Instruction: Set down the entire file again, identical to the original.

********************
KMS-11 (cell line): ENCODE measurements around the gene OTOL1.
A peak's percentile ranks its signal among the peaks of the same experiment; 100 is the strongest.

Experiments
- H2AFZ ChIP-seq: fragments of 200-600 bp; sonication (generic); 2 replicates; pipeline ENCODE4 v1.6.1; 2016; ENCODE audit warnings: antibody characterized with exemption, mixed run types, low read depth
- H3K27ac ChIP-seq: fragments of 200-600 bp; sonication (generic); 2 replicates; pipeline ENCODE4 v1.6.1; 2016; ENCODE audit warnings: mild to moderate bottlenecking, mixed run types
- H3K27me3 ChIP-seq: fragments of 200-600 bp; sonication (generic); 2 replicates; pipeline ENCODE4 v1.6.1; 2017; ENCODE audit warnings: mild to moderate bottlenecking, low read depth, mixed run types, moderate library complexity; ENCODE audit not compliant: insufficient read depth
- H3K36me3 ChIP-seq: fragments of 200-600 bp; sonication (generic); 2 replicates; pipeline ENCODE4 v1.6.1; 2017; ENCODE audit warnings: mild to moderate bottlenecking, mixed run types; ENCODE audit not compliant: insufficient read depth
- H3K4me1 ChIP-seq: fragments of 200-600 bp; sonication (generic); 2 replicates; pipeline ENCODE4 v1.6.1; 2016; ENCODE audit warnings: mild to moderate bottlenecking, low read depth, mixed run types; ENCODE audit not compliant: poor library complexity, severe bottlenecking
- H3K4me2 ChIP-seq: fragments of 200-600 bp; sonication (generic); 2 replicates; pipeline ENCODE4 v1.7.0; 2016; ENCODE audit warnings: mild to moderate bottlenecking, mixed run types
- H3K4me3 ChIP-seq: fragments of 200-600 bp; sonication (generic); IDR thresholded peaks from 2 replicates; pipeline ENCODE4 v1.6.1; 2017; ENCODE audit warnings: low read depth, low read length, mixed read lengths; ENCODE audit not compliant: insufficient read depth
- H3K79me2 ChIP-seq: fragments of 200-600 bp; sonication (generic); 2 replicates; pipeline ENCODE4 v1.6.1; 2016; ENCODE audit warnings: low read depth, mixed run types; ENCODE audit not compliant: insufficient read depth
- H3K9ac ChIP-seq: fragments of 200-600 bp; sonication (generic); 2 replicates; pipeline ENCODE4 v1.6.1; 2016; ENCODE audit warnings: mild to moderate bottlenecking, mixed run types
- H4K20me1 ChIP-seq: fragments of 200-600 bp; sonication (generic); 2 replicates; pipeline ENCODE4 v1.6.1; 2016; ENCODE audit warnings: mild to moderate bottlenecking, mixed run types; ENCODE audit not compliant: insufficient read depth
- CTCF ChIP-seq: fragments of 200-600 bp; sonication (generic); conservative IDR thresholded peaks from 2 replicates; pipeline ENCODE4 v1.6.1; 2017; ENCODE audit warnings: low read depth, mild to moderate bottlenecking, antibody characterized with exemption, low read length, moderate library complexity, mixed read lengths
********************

KMS-11 (cell line): ENCODE measurements around the gene OTOL1.
A peak's percentile ranks its signal among the peaks of the same experiment; 100 is the strongest.

Experiments
- H2AFZ ChIP-seq: fragments of 200-600 bp; sonication (generic); 2 replicates; pipeline ENCODE4 v1.6.1; 2016; ENCODE audit warnings: antibody characterized with exemption, mixed run types, low read depth
- H3K27ac ChIP-seq: fragments of 200-600 bp; sonication (generic); 2 replicates; pipeline ENCODE4 v1.6.1; 2016; ENCODE audit warnings: mild to moderate bottlenecking, mixed run types
- H3K27me3 ChIP-seq: fragments of 200-600 bp; sonication (generic); 2 replicates; pipeline ENCODE4 v1.6.1; 2017; ENCODE audit warnings: mild to moderate bottlenecking, low read depth, mixed run types, moderate library complexity; ENCODE audit not compliant: insufficient read depth
- H3K36me3 ChIP-seq: fragments of 200-600 bp; sonication (generic); 2 replicates; pipeline ENCODE4 v1.6.1; 2017; ENCODE audit warnings: mild to moderate bottlenecking, mixed run types; ENCODE audit not compliant: insufficient read depth
- H3K4me1 ChIP-seq: fragments of 200-600 bp; sonication (generic); 2 replicates; pipeline ENCODE4 v1.6.1; 2016; ENCODE audit warnings: mild to moderate bottlenecking, low read depth, mixed run types; ENCODE audit not compliant: poor library complexity, severe bottlenecking
- H3K4me2 ChIP-seq: fragments of 200-600 bp; sonication (generic); 2 replicates; pipeline ENCODE4 v1.7.0; 2016; ENCODE audit warnings: mild to moderate bottlenecking, mixed run types
- H3K4me3 ChIP-seq: fragments of 200-600 bp; sonication (generic); IDR thresholded peaks from 2 replicates; pipeline ENCODE4 v1.6.1; 2017; ENCODE audit warnings: low read depth, low read length, mixed read lengths; ENCODE audit not compliant: insufficient read depth
- H3K79me2 ChIP-seq: fragments of 200-600 bp; sonication (generic); 2 replicates; pipeline ENCODE4 v1.6.1; 2016; ENCODE audit warnings: low read depth, mixed run types; ENCODE audit not compliant: insufficient read depth
- H3K9ac ChIP-seq: fragments of 200-600 bp; sonication (generic); 2 replicates; pipeline ENCODE4 v1.6.1; 2016; ENCODE audit warnings: mild to moderate bottlenecking, mixed run types
- H4K20me1 ChIP-seq: fragments of 200-600 bp; sonication (generic); 2 replicates; pipeline ENCODE4 v1.6.1; 2016; ENCODE audit warnings: mild to moderate bottlenecking, mixed run types; ENCODE audit not compliant: insufficient read depth
- CTCF ChIP-seq: fragments of 200-600 bp; sonication (generic); conservative IDR thresholded peaks from 2 replicates; pipeline ENCODE4 v1.6.1; 2017; ENCODE audit warnings: low read depth, mild to moderate bottlenecking, antibody characterized with exemption, low read length, moderate library complexity, mixed read lengths